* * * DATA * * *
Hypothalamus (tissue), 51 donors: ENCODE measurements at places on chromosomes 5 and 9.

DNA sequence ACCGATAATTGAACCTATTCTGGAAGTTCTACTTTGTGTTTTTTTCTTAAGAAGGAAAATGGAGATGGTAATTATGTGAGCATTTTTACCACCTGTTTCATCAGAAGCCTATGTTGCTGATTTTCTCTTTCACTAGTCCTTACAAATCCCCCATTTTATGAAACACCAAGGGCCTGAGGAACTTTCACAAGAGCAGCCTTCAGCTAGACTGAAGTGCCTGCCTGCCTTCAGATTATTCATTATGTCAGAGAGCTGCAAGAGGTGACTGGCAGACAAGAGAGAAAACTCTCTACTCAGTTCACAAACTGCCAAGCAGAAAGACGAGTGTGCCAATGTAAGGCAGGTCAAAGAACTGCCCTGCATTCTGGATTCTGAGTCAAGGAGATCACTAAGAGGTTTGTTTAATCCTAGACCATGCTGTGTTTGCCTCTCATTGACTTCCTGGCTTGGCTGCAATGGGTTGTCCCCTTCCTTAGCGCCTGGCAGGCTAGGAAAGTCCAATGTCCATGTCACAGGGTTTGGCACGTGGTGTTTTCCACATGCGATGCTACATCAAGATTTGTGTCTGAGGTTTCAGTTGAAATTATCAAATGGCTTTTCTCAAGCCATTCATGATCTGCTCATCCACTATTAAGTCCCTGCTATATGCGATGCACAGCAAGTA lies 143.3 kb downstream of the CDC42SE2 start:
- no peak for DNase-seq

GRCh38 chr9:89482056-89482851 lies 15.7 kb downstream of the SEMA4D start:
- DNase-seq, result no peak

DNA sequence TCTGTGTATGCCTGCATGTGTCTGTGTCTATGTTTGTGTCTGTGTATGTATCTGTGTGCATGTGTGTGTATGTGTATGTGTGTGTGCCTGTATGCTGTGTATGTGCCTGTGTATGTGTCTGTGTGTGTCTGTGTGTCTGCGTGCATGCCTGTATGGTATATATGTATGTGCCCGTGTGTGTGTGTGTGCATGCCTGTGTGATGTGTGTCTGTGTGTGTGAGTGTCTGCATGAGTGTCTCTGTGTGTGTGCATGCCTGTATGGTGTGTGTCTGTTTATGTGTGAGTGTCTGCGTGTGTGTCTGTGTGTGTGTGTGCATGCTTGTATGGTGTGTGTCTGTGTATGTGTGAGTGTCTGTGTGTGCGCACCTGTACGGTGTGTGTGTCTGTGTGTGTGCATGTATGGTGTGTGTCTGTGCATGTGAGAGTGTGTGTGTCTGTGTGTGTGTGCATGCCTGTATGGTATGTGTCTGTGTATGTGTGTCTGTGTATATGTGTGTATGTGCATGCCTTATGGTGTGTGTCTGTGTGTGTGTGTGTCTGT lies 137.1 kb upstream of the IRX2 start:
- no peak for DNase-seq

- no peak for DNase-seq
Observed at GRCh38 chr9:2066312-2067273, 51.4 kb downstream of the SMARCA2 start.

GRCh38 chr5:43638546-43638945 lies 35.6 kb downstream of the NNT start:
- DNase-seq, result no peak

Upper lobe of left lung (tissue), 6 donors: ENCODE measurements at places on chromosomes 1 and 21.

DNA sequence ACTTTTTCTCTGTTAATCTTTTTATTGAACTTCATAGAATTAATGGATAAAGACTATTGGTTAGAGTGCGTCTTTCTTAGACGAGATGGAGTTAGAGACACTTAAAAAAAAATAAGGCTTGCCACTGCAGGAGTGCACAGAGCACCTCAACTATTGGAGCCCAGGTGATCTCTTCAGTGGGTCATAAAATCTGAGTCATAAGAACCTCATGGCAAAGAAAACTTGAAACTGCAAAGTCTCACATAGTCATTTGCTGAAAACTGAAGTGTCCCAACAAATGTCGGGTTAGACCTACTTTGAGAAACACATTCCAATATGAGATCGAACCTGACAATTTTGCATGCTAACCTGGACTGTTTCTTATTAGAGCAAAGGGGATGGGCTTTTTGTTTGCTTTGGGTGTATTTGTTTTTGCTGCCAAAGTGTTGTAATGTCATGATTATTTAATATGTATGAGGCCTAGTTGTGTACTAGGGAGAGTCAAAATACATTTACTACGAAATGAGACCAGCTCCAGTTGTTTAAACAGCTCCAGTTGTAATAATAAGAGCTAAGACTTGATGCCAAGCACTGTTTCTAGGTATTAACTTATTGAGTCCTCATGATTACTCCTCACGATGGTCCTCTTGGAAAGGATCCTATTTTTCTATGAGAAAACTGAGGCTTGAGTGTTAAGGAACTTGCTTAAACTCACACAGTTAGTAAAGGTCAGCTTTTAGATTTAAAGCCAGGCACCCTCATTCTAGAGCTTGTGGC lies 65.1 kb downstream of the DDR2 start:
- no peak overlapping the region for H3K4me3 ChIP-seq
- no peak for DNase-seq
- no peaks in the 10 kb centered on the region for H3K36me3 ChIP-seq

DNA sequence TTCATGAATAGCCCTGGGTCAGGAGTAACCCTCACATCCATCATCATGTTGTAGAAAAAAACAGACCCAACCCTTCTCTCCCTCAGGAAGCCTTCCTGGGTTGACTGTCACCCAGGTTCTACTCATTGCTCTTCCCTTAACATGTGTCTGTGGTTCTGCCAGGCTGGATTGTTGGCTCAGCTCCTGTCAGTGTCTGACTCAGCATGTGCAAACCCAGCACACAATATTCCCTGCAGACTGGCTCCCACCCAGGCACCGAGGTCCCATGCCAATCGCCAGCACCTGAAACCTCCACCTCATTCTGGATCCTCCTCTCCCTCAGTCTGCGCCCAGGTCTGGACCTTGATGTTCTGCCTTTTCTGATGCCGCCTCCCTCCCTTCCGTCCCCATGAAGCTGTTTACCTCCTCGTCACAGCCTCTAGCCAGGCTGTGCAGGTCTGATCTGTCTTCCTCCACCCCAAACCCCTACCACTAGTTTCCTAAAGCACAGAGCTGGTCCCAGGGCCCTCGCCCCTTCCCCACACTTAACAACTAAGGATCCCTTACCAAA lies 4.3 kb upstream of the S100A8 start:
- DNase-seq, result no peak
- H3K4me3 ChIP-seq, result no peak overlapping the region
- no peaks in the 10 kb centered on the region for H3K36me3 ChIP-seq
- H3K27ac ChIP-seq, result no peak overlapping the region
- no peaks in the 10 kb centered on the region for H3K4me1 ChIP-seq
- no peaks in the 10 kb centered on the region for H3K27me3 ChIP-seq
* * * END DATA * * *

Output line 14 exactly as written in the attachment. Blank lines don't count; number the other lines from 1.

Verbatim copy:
- no peak overlapping the region for H3K4me3 ChIP-seq